Real-life Atlantis? The world's megacities that are sinking 10 times faster than water levels are rising
Scientists have issued a new warning to the world’s coastal megacities that the threat from subsiding land is a more immediate problem than rising sea levels caused by global warming.
A new paper from the Deltares Research Institute in the Netherlands published earlier this month identified regions of the globe where the ground level is falling 10 times faster than water levels are rising - with human activity often to blame.
In Jakarta, Indonesia’s largest city, the population has grown from around half a million in the 1930s to just under 10 million today, with heavily populated areas dropping by as much as six and a half feet as groundwater is pumped up from the Earth to drink.
The same practice led to Tokyo’s ground level falling by two metres before new restrictions were introduced, and in Venice, this sort of extraction has only compounded the effects of natural subsidence caused by long-term geological processes.
"Land subsidence and sea level rise are both happening, and they are both contributing to the same problem - larger and longer floods, and bigger inundation depth of floods," Dr Gilles Erkens, who led the research from Deltares, told the BBC.
"The most rigorous solution and the best one is to stop pumping groundwater for drinking water, but then of course you need a new source of drinking water for these cities. But Tokyo did that and subsidence more or less stopped, and in Venice, too, they have done that."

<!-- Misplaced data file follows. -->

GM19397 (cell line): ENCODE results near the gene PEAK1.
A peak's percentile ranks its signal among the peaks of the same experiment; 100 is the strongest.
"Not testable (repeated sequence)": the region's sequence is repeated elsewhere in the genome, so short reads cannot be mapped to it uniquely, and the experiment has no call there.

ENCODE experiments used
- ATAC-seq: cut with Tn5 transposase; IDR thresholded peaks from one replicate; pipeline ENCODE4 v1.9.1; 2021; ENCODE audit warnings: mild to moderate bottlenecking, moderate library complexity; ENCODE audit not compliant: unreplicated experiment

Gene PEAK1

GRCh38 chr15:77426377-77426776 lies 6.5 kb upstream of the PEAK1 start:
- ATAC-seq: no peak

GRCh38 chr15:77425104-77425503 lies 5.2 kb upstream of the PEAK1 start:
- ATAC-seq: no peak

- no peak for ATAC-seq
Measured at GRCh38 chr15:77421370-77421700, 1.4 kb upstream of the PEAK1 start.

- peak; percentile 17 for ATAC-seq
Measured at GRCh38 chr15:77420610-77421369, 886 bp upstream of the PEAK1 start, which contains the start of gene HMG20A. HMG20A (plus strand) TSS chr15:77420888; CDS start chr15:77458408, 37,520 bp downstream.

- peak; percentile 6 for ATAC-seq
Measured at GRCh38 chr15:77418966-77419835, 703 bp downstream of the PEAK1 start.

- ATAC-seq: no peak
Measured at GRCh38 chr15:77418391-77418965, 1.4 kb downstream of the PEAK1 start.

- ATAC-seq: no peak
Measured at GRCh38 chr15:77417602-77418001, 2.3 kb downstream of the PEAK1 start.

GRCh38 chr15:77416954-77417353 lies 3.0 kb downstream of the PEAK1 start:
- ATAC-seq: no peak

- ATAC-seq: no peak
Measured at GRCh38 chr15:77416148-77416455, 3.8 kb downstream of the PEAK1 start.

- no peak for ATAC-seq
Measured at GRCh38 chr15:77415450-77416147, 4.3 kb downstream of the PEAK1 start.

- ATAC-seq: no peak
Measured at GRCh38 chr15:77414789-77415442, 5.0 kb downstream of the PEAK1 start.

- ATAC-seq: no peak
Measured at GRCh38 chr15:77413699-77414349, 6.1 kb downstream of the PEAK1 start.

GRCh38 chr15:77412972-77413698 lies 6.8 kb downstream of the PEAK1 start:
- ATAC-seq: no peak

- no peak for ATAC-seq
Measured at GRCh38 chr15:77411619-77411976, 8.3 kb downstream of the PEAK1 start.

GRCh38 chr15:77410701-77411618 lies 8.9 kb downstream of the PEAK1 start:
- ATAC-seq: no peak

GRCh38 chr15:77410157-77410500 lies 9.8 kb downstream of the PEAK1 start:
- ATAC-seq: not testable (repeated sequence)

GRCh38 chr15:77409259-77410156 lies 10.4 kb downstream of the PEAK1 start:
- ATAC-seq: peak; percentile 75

Unfortunately, human-driven subsidence is having a great affect than natural processes, with rapid urbanization and its associated impacts leading to increased vulnerability to floods.
Dr Erkens and his team estimate that the financial cost of structural damage and maintenance amounts to around a billion dollars annually and that parts of many megacities – including Jakarta, Ho Chi Minh City, Bangkok and Dhaka – will sink below sea level unless action is taken.
In the case of Jakarta defences such as a 30-kilometer seawall have been erected to protect the city form flooding, but if this were to break, Deltares have predicted that within 48 hours the homes of nearly one million people would be flooded.
For other cities though, even this sort of defence is futile, as rising water levels will overrun them first instead.
The tiny island nation of Maldives (formed from a double chain of 26 atolls) sits just five feet above sea level. Worst-case projections of rising water levels suggest that some 350,000 islanders will have to completely abandon their home before the end of the century, leaving behind a 2,000 year old culture for good.
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